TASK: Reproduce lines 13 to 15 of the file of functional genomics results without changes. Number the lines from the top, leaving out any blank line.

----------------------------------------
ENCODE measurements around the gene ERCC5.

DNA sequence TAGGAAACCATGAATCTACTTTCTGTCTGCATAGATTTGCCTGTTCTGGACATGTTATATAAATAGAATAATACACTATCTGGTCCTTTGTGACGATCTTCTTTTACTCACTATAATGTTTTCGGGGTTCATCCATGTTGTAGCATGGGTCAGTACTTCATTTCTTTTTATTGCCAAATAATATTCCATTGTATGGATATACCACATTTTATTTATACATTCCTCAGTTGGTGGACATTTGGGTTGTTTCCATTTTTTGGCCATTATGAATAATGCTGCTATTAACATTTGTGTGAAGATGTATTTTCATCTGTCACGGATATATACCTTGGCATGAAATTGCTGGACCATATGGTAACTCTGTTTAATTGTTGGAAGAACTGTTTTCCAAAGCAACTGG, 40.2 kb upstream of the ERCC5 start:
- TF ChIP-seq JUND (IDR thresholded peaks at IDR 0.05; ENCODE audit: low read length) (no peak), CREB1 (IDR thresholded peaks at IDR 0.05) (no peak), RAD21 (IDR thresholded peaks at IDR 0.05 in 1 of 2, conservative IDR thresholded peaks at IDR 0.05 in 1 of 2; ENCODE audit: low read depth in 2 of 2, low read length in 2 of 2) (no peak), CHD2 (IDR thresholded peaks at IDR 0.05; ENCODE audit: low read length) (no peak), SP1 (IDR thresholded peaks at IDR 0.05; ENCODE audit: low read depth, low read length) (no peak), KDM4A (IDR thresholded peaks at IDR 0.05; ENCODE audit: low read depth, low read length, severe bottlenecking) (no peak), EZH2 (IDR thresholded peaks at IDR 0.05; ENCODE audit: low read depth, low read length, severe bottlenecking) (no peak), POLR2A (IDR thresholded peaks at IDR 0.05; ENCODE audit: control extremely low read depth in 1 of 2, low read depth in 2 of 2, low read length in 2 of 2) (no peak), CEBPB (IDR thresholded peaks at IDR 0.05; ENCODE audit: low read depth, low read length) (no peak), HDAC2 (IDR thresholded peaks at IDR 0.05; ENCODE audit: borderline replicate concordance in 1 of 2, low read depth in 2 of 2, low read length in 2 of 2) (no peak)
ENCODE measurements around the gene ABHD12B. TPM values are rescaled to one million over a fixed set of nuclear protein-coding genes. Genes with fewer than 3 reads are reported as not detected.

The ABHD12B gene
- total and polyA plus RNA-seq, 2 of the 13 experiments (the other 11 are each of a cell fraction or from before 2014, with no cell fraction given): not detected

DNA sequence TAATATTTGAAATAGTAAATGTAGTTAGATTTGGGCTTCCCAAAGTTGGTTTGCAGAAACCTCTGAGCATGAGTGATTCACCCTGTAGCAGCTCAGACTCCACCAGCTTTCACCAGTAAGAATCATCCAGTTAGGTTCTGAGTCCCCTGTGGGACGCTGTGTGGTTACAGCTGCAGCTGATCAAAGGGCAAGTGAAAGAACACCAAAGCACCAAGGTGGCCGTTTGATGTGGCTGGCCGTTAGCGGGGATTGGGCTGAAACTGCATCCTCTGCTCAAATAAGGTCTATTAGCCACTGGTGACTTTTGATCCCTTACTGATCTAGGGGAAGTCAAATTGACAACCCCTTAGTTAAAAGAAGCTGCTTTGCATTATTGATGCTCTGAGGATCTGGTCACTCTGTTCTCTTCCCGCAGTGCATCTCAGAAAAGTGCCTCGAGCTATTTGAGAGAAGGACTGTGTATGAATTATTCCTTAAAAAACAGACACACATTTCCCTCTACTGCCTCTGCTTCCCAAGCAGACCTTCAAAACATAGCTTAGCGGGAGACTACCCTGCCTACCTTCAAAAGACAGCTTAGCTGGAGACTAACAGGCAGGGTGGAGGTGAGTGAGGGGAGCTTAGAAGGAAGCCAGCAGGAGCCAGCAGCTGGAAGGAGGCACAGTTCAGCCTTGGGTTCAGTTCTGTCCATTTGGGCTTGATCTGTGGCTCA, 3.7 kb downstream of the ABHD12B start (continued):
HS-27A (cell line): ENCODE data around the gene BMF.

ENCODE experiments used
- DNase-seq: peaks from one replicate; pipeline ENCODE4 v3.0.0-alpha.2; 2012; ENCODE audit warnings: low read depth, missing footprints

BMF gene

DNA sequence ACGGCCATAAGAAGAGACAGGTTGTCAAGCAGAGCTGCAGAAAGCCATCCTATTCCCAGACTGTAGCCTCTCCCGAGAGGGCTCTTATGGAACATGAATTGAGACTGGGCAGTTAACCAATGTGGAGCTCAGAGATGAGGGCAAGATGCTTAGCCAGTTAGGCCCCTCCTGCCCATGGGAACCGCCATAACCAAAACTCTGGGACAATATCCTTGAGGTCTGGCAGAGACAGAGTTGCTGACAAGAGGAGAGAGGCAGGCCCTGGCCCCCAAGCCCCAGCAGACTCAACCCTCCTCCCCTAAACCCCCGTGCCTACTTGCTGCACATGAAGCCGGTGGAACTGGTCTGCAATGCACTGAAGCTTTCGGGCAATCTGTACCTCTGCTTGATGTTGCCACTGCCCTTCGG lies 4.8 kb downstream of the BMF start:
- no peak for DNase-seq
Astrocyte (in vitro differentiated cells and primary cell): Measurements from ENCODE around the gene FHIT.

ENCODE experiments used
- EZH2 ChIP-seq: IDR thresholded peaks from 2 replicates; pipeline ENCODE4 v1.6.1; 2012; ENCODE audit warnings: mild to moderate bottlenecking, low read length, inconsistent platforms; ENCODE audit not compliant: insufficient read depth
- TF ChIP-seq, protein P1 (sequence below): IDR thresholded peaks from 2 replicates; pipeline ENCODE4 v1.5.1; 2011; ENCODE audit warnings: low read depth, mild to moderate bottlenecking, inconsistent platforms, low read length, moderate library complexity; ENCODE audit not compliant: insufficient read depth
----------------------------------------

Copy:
- no peak for DNase-seq
Astrocyte (in vitro differentiated cells and primary cell): Measurements from ENCODE around the gene FHIT.

ENCODE experiments used